I asked, "Did you put up a profile and picture of yourself?"
Colly blushed. "Sort of. My profile is pretty accurate, but the picture I put up is from a couple of years ago ... before I went emo."
I laughed, "So, no truth in advertising."
Colly sighed. "I know. When I had a picture of me up there like this no one, I mean no one, responded or wanted to IM with me in the chat rooms."
I shared my earlier thought, "I would. You're cute. Mind if I ask how old you are?"
"I turn nineteen next Wednesday. I'll have to stop being emo before I turn twenty; it's supposed to be a teen thing, but there are some oldsters that keep doing the emo thing, but they look silly. It's gross."
"You in school?"
"Art school, sort of. I signed up for a couple of courses at the college. I couldn't afford the full college tuition, so this is the best I can get -- a few courses. I got a job, based on the courses I'm taking. I work in the art and supply shop downtown. It's only part time, but I can live on it for now. I live at home with my mom."
I admitted college was expensive, and from there we had a nice conversation about her design and advertising courses, and that led her to ask what I did. Somewhat embarrassed, I explained that I'd just retired and was kicking around.
My own children were thirty-one -- twins. They lived a thousand miles away and had their own lives: one married and the other engaged, both with demanding jobs, and on good career tracks. Both were also Plain Janes -- no emo look to my kids, and that was their choice, not mine or Alice's. They were fine average looking, middle-class citizens who would start popping out grandchildren in a year or two.
Colly decided she had to go, but she told me that she again looked forward to seeing me the next day. I liked that she seemed to like me, so I reflected my genuine friendship back at her. At least, here was one sweet young thing I didn't scare off in some way, although she seemed to be scaring off some younger men. I felt as though I were coaxing a skittish baby bird into sitting next to me.
The next day, the two of us were back on my bench. This time I'd bought her a cup of black coffee. I figured if everything she wore was black, she wouldn't want cream in her coffee. She was pleased and grateful by my gesture. I got a smile for my thoughtfulness, and it warmed me to the core.
We talked for over an hour that day, really getting to know each other. We were animated, attentive, and enthusiastic about learning about each other. We asked each other a lot of questions that showed we'd been listening, and caring about what each other said and felt about various aspects of life. I felt Colly really thought I'd led an interesting life, and I found her life, with the twists and turns of her crazy family, also interesting. The first half of the conversation was what I call all the public stuff -- the parts of our lives that are public and that don't really reveal our inner selves. Where we live, grew up, went to school, traveled, worked, and such.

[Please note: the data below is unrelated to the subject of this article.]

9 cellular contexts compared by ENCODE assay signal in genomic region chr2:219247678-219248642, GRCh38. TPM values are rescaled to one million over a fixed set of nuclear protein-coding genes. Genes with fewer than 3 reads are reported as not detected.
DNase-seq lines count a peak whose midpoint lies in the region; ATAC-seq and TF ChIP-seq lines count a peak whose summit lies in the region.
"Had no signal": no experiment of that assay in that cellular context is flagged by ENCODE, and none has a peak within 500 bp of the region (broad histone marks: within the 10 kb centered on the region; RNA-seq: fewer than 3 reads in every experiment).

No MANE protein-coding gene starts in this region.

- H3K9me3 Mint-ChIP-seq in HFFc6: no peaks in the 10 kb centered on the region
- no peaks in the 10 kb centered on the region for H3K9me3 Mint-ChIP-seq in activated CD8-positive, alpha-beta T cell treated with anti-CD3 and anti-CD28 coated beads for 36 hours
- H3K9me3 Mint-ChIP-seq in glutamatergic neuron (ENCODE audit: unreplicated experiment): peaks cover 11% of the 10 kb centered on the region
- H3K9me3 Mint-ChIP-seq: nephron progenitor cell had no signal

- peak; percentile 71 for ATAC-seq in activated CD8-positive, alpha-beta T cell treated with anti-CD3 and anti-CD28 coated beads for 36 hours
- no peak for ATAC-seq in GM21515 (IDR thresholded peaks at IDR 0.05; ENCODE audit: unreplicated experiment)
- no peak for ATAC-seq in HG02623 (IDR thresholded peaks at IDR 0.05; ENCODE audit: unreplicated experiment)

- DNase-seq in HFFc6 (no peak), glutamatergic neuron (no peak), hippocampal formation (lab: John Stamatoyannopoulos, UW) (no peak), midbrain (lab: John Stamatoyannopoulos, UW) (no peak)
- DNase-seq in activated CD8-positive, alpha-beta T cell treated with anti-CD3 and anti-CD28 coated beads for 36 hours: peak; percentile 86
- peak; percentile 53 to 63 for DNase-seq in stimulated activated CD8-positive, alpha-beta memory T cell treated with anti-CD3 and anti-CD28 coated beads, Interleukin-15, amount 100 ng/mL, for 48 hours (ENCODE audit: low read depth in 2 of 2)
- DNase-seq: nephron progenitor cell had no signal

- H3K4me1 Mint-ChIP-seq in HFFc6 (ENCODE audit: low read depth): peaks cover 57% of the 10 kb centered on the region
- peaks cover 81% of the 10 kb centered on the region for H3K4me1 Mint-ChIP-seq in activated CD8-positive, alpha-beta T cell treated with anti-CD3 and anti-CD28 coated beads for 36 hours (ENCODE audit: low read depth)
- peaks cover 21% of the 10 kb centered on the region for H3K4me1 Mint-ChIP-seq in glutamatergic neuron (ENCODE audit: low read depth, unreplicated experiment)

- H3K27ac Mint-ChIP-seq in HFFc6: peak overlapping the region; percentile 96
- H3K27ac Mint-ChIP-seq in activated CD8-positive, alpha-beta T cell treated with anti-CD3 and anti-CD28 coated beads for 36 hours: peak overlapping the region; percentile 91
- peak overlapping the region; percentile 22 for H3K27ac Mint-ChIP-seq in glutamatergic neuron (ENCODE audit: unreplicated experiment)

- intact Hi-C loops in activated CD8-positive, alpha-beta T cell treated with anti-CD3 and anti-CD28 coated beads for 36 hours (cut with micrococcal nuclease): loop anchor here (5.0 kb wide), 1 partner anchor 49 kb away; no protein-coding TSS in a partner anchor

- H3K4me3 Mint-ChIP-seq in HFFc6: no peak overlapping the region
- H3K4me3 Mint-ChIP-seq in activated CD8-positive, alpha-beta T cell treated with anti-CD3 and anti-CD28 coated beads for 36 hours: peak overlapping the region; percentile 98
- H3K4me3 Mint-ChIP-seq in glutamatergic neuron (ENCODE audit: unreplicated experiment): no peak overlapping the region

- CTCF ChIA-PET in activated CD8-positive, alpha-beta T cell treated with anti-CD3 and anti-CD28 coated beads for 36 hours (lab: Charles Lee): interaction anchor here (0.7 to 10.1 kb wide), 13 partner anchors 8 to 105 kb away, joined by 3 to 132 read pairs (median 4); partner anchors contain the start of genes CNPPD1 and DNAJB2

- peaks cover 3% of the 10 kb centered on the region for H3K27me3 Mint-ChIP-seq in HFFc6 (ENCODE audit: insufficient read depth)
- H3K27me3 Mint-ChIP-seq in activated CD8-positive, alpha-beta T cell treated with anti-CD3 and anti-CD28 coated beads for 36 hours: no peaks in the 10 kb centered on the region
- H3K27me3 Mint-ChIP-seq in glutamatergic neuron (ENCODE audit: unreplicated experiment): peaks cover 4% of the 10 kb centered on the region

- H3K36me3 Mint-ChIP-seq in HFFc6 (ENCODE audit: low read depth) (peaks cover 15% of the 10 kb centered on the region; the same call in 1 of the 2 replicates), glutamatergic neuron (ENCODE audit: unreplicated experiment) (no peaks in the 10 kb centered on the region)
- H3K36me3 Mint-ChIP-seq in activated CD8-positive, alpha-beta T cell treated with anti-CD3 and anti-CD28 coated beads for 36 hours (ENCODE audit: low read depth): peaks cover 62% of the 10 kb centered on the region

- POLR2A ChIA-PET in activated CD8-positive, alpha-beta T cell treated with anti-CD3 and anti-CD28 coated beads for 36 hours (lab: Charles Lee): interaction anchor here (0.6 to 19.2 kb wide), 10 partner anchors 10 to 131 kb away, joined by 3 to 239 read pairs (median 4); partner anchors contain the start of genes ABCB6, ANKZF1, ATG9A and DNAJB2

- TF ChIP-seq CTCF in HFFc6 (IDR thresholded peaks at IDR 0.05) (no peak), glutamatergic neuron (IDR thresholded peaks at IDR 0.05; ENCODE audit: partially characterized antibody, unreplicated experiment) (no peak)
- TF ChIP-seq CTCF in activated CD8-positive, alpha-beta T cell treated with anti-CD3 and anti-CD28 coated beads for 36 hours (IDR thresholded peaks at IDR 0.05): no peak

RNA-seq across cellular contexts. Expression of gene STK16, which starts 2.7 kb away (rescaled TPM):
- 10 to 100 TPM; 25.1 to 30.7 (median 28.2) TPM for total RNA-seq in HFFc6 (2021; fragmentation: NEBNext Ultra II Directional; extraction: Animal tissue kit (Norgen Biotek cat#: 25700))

Colly lived at home with an alcoholic mother and 'some guy' her mother had latched onto as a boyfriend. She'd ignored Colly for the past ten years, and Colly had ignored her. Her father was long gone with no sign of him for over fifteen years. She'd made it through high school and got enough money from a job and taking routine trips to her mother's wallet to take a couple of art courses. She'd been 'trapped' -- her word -- in this suburban town all her life.
I, on the other hand, had traveled the world in connection with my work. I'd been in fifty-two countries, had a master's degree, went to two prestigious colleges, and lived in the nice part of town. I'd been a business executive, entrepreneur, the CEO of my own company, and then I sold that in order to retire and care for Alice in her last days.
The second half of our conversation that day got into the less public stuff that makes up the real us. Colly got me talking about Alice, her death, how I grieved and felt now, and what it was like to be married for 'that long.' I heard about her coping with alcoholism in her family -- how she got drunk for a while too, and then decided she didn't like that horrible feeling. She talked about how it affected her, and how it limited her life and whom she had as friends, and where she lived and went to school. Colly had made the best of a bad situation.
I felt little twinges deep inside me that announced to my inner self that I had found someone I had that special resonance with. I suppressed the feelings and surely didn't mention it aloud.
When we stopped that day, I regretted seeing her pace off towards the mall exit, and I felt some reluctance on her part to leave too. No excuses; just, 'it's time for me to go.' I went home too, and microwaved another cardboard dinner. I wondered what a nineteen-year-old emo girl ate for dinner. The dirty old man deep inside me also wondered what it would be like to have Colly as girlfriend -- something more than she was already. My God, I had feelings for this youngster.